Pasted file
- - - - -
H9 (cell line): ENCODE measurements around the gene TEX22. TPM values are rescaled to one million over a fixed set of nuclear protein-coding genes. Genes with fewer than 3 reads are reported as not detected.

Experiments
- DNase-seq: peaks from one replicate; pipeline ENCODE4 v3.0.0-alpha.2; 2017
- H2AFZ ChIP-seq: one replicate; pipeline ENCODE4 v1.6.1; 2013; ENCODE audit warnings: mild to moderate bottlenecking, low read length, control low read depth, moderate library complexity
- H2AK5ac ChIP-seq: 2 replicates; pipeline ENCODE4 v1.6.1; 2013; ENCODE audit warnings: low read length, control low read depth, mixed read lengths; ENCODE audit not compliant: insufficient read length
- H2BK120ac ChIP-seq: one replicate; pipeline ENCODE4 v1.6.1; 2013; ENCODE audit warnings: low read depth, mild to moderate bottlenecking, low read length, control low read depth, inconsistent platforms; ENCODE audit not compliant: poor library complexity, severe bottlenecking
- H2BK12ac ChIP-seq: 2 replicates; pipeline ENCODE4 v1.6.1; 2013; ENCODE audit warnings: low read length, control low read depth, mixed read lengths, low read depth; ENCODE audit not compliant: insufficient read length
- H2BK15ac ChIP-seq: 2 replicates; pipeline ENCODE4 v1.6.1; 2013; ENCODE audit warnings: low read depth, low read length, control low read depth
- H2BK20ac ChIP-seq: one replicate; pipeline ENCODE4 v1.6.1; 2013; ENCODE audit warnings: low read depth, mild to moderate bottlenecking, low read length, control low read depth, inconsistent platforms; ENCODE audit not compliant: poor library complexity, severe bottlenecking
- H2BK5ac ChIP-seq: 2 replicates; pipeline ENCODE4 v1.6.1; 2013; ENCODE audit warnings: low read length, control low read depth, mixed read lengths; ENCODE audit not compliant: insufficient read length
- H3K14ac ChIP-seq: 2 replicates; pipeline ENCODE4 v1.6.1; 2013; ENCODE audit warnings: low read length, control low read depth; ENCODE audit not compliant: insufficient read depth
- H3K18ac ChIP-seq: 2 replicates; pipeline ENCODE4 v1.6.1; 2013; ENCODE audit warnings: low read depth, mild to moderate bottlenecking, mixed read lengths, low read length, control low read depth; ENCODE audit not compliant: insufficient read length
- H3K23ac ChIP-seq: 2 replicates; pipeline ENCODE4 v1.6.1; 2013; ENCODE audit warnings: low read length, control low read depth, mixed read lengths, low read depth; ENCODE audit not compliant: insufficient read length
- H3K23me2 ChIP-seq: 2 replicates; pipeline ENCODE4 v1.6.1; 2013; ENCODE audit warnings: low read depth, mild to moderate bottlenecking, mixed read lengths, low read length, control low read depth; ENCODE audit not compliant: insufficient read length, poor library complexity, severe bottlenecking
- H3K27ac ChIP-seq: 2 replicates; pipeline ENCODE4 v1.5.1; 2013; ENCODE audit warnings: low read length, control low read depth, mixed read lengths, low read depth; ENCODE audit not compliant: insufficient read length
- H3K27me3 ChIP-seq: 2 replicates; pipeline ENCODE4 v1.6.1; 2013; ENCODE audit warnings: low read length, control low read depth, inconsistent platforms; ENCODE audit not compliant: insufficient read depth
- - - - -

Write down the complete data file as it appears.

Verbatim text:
H9 (cell line): ENCODE measurements around the gene TEX22. TPM values are rescaled to one million over a fixed set of nuclear protein-coding genes. Genes with fewer than 3 reads are reported as not detected.

Experiments
- DNase-seq: peaks from one replicate; pipeline ENCODE4 v3.0.0-alpha.2; 2017
- H2AFZ ChIP-seq: one replicate; pipeline ENCODE4 v1.6.1; 2013; ENCODE audit warnings: mild to moderate bottlenecking, low read length, control low read depth, moderate library complexity
- H2AK5ac ChIP-seq: 2 replicates; pipeline ENCODE4 v1.6.1; 2013; ENCODE audit warnings: low read length, control low read depth, mixed read lengths; ENCODE audit not compliant: insufficient read length
- H2BK120ac ChIP-seq: one replicate; pipeline ENCODE4 v1.6.1; 2013; ENCODE audit warnings: low read depth, mild to moderate bottlenecking, low read length, control low read depth, inconsistent platforms; ENCODE audit not compliant: poor library complexity, severe bottlenecking
- H2BK12ac ChIP-seq: 2 replicates; pipeline ENCODE4 v1.6.1; 2013; ENCODE audit warnings: low read length, control low read depth, mixed read lengths, low read depth; ENCODE audit not compliant: insufficient read length
- H2BK15ac ChIP-seq: 2 replicates; pipeline ENCODE4 v1.6.1; 2013; ENCODE audit warnings: low read depth, low read length, control low read depth
- H2BK20ac ChIP-seq: one replicate; pipeline ENCODE4 v1.6.1; 2013; ENCODE audit warnings: low read depth, mild to moderate bottlenecking, low read length, control low read depth, inconsistent platforms; ENCODE audit not compliant: poor library complexity, severe bottlenecking
- H2BK5ac ChIP-seq: 2 replicates; pipeline ENCODE4 v1.6.1; 2013; ENCODE audit warnings: low read length, control low read depth, mixed read lengths; ENCODE audit not compliant: insufficient read length
- H3K14ac ChIP-seq: 2 replicates; pipeline ENCODE4 v1.6.1; 2013; ENCODE audit warnings: low read length, control low read depth; ENCODE audit not compliant: insufficient read depth
- H3K18ac ChIP-seq: 2 replicates; pipeline ENCODE4 v1.6.1; 2013; ENCODE audit warnings: low read depth, mild to moderate bottlenecking, mixed read lengths, low read length, control low read depth; ENCODE audit not compliant: insufficient read length
- H3K23ac ChIP-seq: 2 replicates; pipeline ENCODE4 v1.6.1; 2013; ENCODE audit warnings: low read length, control low read depth, mixed read lengths, low read depth; ENCODE audit not compliant: insufficient read length
- H3K23me2 ChIP-seq: 2 replicates; pipeline ENCODE4 v1.6.1; 2013; ENCODE audit warnings: low read depth, mild to moderate bottlenecking, mixed read lengths, low read length, control low read depth; ENCODE audit not compliant: insufficient read length, poor library complexity, severe bottlenecking
- H3K27ac ChIP-seq: 2 replicates; pipeline ENCODE4 v1.5.1; 2013; ENCODE audit warnings: low read length, control low read depth, mixed read lengths, low read depth; ENCODE audit not compliant: insufficient read length
- H3K27me3 ChIP-seq: 2 replicates; pipeline ENCODE4 v1.6.1; 2013; ENCODE audit warnings: low read length, control low read depth, inconsistent platforms; ENCODE audit not compliant: insufficient read depth